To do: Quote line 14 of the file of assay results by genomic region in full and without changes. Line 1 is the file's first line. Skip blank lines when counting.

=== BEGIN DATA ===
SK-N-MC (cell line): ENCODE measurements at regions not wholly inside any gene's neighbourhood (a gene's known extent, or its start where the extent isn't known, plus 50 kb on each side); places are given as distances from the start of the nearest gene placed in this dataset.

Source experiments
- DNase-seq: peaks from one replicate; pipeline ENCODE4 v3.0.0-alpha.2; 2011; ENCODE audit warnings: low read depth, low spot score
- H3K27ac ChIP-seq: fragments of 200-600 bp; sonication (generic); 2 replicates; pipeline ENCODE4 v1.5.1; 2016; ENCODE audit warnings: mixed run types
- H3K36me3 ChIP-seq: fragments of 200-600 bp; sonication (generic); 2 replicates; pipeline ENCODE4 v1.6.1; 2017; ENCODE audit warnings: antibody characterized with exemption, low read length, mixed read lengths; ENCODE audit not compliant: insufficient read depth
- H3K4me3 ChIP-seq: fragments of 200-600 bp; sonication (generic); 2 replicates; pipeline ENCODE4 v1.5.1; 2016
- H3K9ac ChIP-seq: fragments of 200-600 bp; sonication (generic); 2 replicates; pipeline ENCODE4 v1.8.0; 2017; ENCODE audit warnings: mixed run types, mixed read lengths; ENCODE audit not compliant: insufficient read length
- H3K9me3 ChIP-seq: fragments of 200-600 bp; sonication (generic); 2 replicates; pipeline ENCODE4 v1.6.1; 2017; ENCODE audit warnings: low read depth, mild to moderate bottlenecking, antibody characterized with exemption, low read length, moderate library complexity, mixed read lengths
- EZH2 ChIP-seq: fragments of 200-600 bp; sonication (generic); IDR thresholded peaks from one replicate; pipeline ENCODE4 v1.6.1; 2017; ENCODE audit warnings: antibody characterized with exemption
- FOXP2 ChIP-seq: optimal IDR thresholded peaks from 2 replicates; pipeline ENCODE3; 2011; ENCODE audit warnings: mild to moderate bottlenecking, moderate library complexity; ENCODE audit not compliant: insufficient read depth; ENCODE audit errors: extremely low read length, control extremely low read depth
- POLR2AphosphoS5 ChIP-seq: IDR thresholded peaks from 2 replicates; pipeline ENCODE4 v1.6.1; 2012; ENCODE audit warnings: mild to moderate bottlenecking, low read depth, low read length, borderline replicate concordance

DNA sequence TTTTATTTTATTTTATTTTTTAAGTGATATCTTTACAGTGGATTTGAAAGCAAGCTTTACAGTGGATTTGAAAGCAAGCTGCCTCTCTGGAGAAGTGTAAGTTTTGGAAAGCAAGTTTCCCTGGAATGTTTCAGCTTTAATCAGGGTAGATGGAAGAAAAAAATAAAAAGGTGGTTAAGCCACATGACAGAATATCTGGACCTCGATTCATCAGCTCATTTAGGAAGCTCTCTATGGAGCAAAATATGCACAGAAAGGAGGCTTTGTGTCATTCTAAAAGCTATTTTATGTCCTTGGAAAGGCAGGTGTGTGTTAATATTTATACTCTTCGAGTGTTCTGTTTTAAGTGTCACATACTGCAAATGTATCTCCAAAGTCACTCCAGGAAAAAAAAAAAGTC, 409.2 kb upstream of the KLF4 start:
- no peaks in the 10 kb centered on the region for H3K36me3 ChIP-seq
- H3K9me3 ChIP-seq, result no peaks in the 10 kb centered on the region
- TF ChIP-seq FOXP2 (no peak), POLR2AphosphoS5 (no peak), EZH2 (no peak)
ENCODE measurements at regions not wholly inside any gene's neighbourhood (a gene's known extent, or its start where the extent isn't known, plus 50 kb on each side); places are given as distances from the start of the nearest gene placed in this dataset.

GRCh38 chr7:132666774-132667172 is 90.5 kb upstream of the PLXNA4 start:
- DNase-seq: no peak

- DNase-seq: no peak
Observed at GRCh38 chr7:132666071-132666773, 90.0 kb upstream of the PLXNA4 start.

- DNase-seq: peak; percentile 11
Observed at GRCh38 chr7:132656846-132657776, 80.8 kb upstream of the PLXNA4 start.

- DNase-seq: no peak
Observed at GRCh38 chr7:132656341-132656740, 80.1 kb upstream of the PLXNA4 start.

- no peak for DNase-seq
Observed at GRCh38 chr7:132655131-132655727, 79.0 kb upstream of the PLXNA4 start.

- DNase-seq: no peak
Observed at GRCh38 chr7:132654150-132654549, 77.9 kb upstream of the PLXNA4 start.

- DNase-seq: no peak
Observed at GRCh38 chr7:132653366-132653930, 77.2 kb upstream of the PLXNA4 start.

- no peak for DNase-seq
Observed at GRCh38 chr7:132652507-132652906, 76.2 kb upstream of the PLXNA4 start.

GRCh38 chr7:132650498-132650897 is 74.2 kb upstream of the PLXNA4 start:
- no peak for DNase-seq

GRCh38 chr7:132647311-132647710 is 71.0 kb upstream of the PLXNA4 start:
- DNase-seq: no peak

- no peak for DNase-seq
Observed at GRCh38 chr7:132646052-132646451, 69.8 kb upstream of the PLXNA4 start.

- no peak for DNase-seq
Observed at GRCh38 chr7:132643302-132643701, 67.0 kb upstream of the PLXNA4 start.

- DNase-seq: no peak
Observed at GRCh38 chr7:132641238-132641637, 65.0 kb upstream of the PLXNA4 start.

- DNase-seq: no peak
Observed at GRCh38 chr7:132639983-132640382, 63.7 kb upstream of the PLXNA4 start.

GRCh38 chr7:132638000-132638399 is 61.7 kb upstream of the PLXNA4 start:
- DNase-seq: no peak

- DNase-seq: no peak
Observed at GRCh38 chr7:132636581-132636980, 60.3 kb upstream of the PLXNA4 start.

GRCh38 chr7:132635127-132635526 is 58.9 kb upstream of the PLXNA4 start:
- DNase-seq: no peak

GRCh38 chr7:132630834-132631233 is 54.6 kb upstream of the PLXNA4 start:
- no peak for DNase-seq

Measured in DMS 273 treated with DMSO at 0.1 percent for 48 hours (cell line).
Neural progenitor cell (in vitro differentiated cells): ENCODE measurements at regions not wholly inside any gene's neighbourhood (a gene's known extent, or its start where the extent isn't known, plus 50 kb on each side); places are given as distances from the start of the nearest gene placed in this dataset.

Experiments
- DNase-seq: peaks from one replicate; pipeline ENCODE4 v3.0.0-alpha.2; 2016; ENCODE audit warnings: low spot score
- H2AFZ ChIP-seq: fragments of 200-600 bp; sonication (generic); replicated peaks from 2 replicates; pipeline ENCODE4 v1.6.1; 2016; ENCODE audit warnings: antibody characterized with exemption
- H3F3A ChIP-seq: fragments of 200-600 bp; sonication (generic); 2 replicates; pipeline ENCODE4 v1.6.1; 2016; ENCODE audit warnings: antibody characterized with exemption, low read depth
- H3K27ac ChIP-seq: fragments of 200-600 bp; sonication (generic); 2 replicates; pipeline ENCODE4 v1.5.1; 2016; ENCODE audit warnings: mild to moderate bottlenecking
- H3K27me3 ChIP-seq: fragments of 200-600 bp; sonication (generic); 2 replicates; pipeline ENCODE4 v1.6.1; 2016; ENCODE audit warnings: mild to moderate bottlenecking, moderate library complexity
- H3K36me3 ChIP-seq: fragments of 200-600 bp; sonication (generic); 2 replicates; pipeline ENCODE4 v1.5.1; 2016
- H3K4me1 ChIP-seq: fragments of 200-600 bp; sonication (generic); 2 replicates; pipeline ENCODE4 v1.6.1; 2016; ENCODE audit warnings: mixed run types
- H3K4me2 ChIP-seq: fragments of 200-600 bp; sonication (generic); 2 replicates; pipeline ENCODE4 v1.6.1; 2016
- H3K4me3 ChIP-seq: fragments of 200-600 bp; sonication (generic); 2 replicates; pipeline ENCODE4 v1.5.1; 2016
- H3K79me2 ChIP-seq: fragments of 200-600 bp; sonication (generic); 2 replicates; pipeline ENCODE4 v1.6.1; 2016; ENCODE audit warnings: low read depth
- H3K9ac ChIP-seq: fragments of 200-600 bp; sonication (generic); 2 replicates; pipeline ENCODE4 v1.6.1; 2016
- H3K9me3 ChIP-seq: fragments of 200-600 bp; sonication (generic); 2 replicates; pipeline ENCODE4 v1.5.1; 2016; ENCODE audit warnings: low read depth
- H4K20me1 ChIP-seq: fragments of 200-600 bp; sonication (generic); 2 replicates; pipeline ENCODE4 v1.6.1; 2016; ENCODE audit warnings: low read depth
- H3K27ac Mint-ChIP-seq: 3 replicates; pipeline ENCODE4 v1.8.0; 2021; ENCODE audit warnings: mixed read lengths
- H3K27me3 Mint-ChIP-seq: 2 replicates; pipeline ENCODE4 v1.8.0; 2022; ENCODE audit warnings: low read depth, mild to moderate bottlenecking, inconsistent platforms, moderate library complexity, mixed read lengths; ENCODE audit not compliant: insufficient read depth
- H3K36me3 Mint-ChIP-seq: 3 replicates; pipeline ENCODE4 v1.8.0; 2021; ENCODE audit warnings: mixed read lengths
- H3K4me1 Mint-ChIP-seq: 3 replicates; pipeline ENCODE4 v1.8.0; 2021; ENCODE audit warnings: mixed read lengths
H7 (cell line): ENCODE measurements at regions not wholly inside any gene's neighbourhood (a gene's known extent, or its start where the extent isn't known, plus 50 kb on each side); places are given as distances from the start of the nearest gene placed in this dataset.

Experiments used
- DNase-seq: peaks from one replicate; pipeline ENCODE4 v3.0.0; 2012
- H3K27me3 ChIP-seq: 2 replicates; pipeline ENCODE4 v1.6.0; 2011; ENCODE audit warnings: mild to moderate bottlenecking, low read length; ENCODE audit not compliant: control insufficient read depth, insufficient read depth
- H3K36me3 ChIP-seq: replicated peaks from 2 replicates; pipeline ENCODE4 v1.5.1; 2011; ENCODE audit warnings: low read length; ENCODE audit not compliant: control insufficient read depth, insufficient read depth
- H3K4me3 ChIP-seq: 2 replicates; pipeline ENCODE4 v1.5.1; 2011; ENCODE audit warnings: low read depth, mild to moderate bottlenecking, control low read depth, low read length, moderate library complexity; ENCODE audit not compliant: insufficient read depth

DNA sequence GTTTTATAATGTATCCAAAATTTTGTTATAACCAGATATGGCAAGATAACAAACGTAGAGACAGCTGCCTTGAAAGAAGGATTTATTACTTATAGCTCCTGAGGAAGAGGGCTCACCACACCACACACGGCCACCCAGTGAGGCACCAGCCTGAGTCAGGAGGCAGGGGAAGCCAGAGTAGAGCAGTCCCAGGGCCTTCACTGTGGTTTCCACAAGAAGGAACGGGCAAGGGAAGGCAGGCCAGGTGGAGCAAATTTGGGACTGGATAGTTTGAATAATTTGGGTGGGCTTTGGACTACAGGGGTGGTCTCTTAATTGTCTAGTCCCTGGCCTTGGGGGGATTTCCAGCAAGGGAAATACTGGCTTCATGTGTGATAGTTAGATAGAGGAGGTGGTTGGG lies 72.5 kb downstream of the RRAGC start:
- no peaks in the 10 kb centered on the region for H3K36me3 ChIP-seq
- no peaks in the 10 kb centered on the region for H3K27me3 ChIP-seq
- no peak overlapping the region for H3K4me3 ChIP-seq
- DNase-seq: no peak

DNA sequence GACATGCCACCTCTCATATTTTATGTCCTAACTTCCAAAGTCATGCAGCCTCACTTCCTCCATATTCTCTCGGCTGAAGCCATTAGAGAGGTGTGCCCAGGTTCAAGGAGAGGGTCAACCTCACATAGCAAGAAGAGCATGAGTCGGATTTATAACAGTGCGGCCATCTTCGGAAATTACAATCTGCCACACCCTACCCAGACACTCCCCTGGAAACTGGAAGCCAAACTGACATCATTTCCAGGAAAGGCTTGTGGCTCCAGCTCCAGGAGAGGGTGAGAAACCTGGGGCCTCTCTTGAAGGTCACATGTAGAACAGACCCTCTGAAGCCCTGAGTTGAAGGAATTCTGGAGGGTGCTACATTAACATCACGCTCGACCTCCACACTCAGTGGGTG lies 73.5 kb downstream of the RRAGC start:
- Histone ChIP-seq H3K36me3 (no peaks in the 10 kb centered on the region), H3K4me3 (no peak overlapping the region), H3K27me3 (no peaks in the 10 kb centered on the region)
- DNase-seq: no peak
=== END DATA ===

- H3K9me3 ChIP-seq, result no peaks in the 10 kb centered on the region